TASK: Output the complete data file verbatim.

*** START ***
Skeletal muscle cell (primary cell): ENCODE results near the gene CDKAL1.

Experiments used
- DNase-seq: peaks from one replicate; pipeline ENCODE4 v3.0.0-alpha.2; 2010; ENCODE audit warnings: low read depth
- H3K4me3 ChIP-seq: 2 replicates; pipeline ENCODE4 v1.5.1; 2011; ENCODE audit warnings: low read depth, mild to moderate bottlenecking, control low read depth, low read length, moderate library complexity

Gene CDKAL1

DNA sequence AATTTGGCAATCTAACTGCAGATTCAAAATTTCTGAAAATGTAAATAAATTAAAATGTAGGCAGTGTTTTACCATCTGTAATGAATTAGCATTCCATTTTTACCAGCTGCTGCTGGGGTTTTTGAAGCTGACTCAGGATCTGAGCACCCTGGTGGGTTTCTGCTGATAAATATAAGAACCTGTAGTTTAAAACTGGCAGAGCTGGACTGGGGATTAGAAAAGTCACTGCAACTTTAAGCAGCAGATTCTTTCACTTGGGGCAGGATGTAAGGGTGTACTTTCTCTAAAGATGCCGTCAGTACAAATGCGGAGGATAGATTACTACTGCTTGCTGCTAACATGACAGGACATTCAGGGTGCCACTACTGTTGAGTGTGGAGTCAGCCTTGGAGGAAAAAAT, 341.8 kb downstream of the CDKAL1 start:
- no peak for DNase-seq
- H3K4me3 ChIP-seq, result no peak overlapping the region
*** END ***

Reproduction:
Skeletal muscle cell (primary cell): ENCODE results near the gene CDKAL1.

Experiments used
- DNase-seq: peaks from one replicate; pipeline ENCODE4 v3.0.0-alpha.2; 2010; ENCODE audit warnings: low read depth
- H3K4me3 ChIP-seq: 2 replicates; pipeline ENCODE4 v1.5.1; 2011; ENCODE audit warnings: low read depth, mild to moderate bottlenecking, control low read depth, low read length, moderate library complexity

Gene CDKAL1

DNA sequence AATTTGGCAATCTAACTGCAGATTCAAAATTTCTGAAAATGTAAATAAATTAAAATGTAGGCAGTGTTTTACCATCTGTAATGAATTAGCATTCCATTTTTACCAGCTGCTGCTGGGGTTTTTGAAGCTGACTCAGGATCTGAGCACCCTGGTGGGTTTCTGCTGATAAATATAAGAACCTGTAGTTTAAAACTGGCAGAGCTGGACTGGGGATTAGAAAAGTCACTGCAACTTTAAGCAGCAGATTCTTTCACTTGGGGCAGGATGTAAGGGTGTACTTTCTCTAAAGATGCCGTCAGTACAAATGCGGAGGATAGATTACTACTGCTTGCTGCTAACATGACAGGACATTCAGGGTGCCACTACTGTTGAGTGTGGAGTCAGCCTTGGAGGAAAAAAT, 341.8 kb downstream of the CDKAL1 start:
- no peak for DNase-seq
- H3K4me3 ChIP-seq, result no peak overlapping the region